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This report examines why children are not connecting to nature, highlights what public and private organizations can do to engage youth in the outdoors, and recommends policies Governors can pursue to make it easier for kids and families to Get Out West!


arrow Download the complete report, "Connecting Kids and Families to the West’s Great Outdoors" (pdf 1.0 mb)


Connecting Kids and Families to the West’s Great Outdoors

Get Out West! Advisory Group Report to the Governors (June 2012)


Governor Gregoire, the 2011-2012 chair of the Western Governors' Association, launched the Get Out West! initiative in June 2011. The goals of the initiative are to connect kids to nature, and grow the tourism and recreation economies in the West.

photo of people walkig along bay

Creating opportunities to get close to nature is especially important
in our cities (Sand Creek in Denver)

Nature Disconnect

Why are not more kids getting outside? The Nature Conservancy conducted a poll in 2011 to find out the answer. Their findings revealed:

■ Four in five American youth say that the discomfort of nature (bugs, heat or cold, etc.) is a reason they do not spend time in nature.

■ Three in five point to concerns related to access (there is no natural area nearby, or they do not have a way to get there)

■ Almost half say they simply are not interested.

A variety of factors could explain youth feelings about getting outside. New leisure time options that were unavailable just 10 years ago – mobile devices featuring games, movies, and social media access, for instance – offer kids more reasons to stay inside. And, with 85% of Western citizens living in urban areas, great outdoor activities are not always right outside of everyone’s backdoor.

Another factor is family dynamics. In previous generations, many children were introduced to the great outdoors by their parents. However, as more families are now headed by two working parents or by single parents than were a generation ago, the trend suggests these parents may have less free time or may have different priorities. For example:

■ 32% of children in the U.S. were living with one parent in 2007 compared to only 11% in 1970.

■ From 1970 to 1993, the proportion of dual-earner couples (with and without children) increased from 39 percent to 61 percent of all married couples.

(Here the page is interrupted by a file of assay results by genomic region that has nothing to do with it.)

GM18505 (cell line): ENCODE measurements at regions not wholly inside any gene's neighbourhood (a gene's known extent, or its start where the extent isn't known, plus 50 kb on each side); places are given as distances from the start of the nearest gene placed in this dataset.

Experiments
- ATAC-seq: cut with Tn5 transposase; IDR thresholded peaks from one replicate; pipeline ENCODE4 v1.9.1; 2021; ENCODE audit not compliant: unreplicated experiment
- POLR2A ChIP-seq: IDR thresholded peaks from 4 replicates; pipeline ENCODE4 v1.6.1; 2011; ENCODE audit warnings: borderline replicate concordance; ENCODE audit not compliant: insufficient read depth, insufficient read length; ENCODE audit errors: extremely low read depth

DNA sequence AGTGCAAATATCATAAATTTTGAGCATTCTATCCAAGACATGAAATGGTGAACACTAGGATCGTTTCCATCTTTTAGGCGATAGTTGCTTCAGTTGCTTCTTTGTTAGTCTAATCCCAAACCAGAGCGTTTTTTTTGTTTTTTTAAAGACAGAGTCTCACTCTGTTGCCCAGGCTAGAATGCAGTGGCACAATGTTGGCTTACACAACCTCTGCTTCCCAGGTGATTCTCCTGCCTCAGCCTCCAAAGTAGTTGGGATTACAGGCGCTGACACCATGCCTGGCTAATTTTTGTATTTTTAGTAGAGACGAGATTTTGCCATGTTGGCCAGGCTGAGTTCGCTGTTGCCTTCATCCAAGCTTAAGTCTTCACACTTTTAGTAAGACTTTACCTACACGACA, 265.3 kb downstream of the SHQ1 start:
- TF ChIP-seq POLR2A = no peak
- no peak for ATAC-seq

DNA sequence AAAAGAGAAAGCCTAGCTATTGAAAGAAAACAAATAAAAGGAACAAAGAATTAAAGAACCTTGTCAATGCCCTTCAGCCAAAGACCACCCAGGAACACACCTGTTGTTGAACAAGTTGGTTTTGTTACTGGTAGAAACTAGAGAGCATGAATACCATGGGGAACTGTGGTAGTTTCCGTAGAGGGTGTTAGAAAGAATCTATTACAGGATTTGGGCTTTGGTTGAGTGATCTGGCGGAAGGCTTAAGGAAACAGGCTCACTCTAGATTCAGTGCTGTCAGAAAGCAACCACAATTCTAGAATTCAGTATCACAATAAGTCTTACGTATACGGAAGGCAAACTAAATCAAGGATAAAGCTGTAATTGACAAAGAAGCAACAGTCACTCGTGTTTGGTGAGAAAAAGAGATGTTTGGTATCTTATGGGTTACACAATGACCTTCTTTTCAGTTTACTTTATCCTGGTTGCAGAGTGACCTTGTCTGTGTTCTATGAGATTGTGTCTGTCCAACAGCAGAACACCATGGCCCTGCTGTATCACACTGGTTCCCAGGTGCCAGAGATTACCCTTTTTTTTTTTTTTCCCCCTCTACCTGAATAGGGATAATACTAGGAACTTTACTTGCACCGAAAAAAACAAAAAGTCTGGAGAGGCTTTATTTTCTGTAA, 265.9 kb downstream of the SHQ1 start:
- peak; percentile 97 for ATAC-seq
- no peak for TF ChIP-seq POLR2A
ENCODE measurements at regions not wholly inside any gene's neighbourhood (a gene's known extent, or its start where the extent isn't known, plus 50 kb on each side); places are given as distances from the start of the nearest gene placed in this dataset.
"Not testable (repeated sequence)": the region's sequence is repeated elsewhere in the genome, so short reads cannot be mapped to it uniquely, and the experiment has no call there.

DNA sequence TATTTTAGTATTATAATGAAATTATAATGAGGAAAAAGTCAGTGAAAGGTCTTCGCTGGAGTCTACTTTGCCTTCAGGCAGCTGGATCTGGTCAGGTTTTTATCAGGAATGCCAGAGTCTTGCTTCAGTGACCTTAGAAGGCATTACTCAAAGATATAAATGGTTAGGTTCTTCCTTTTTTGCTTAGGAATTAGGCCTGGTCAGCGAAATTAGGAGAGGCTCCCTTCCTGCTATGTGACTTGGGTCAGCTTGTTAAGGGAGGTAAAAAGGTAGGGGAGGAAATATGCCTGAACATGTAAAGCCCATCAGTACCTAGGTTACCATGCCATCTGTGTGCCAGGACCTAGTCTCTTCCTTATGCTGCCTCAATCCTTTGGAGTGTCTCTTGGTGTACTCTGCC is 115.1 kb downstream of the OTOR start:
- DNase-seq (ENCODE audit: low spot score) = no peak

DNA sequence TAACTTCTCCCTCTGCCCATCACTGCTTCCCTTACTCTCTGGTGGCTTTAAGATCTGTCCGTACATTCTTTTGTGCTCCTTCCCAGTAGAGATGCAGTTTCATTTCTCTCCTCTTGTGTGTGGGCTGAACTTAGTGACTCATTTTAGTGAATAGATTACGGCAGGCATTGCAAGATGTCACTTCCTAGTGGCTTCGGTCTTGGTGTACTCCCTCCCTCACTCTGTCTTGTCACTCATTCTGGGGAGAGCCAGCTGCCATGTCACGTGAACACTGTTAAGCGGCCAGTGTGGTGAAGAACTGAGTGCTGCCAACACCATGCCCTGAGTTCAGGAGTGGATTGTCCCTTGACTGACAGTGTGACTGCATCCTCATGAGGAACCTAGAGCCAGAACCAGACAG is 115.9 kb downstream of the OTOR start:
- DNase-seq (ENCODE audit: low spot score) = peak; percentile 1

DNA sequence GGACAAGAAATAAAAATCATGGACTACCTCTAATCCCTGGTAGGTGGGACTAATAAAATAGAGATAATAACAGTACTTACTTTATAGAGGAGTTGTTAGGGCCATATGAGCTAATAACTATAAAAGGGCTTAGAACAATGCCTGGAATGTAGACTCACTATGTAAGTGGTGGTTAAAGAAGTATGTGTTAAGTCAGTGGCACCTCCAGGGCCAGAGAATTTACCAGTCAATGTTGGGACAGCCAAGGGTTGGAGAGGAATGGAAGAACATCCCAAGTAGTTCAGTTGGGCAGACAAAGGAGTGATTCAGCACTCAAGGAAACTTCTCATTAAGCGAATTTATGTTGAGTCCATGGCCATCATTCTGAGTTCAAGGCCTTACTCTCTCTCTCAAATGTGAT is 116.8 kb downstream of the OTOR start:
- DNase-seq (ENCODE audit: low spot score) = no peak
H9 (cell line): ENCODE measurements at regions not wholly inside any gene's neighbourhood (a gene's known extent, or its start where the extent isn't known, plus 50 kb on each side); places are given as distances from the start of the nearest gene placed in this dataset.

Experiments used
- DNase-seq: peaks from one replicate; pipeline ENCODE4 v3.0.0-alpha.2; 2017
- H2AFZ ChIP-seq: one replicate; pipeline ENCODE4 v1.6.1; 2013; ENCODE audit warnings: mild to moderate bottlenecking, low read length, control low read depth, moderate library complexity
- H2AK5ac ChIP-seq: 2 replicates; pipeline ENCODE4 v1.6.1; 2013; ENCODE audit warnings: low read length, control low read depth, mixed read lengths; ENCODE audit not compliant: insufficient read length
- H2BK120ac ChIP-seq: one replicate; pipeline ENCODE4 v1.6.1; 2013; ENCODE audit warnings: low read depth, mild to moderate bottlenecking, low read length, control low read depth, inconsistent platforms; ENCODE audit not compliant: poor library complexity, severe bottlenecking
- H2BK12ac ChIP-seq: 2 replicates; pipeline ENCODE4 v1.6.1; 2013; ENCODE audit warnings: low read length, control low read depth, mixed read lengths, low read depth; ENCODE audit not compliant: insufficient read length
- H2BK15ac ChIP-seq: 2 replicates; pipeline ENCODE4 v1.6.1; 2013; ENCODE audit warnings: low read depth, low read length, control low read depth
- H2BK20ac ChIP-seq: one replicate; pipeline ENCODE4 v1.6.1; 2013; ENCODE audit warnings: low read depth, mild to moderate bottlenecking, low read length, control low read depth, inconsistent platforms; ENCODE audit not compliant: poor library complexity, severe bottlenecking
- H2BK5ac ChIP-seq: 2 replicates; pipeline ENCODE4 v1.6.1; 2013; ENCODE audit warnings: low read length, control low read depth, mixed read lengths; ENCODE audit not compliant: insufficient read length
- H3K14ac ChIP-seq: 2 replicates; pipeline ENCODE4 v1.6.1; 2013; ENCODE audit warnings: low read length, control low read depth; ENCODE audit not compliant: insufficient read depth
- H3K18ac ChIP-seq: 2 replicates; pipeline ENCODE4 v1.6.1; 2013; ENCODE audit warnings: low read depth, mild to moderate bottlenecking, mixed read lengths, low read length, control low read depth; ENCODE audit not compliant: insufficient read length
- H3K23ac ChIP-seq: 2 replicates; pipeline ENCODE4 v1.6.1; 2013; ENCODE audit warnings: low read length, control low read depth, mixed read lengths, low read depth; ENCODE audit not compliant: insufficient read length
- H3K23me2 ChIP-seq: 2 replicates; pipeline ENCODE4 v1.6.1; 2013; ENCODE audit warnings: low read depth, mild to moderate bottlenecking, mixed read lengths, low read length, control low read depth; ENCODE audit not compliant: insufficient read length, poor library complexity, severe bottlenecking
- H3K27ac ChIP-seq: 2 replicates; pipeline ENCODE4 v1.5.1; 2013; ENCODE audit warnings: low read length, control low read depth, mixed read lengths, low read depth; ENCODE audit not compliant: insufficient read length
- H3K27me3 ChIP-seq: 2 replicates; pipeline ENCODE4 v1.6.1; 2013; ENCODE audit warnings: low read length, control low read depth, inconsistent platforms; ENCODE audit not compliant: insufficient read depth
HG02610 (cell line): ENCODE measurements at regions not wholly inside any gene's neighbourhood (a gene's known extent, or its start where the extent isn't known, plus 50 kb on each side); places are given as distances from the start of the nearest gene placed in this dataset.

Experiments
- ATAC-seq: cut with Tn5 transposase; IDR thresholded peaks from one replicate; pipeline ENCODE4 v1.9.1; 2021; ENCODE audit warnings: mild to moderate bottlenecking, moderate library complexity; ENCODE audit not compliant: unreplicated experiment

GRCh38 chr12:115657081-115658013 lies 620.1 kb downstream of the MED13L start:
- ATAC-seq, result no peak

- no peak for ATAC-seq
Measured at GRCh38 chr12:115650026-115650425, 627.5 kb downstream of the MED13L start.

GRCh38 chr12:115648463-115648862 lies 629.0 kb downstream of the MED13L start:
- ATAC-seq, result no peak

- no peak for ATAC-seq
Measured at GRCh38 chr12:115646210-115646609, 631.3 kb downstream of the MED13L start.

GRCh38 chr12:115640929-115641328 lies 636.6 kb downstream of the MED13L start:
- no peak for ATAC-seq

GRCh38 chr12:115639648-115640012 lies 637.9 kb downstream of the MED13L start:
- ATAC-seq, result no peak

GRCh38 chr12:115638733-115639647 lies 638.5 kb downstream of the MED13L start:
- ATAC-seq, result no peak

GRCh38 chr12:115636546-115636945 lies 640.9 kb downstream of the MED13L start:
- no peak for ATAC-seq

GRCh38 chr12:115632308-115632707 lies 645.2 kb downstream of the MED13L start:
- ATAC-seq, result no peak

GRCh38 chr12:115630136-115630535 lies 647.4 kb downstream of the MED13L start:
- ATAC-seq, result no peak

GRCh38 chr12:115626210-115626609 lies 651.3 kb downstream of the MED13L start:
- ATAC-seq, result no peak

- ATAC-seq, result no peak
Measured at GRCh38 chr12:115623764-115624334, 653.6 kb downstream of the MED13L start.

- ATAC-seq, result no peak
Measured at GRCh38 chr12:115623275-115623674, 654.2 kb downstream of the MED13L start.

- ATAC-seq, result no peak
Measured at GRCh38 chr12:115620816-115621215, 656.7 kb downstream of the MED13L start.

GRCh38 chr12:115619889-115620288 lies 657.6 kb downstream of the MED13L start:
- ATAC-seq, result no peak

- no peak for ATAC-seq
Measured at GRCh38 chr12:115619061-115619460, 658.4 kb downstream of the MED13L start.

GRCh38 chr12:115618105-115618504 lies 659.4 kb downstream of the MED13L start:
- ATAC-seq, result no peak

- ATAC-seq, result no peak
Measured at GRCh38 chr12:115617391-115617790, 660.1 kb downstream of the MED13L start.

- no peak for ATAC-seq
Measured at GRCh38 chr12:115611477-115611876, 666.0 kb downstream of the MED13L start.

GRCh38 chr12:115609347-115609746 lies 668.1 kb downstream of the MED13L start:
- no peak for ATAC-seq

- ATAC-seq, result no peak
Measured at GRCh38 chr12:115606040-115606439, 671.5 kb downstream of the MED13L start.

photo of kid pruning shrubs

The chance to work and volunteer in the outdoors
is another way to give kids a new appreciation of

What Attracts Kids to the Outdoors?

So, if getting kids out into nature can “boost mental acuity and creativity and promote health and wellness” as Richard Louv claims, then what can families, the public and private sectors do to help connect kids to the outdoors near their homes and schools?

For some parents, the first step will be a commitment to be more intentional about making outdoor activitiesafamilypriority. Parents could look at outdoor activities as a fresh way to enhance relationships, build family legacies, celebrate milestones, and to pass on life lessons in character development and confidence. For other parents, the first step may be the willingness to be “beginners” alongside of their children, and to model for them an openness to try new things. And, as the following information points out, new things do not have to be boring or expensive.

In 2010, the federal government’s America’s Great Outdoors initiative was launched with an aim tofindoutwhatattracts kids to the outdoors. The responses kids gave were:

■ Make the outdoors relevant to today’s young people: make it inviting, exciting, and fun.
■ Ensure that all young people have access to outdoor places that are safe, clean, and close to home.
■ Empower and enable youth to work and volunteer in the outdoors.
■ Build upon a base of environmental and outdoor education, both formal and informal.

A poll conducted by The Nature Conservancy, found the outdoor activities in which youth expressed the most interest are:

■ “seeing something beautiful or amazing in nature”(78%),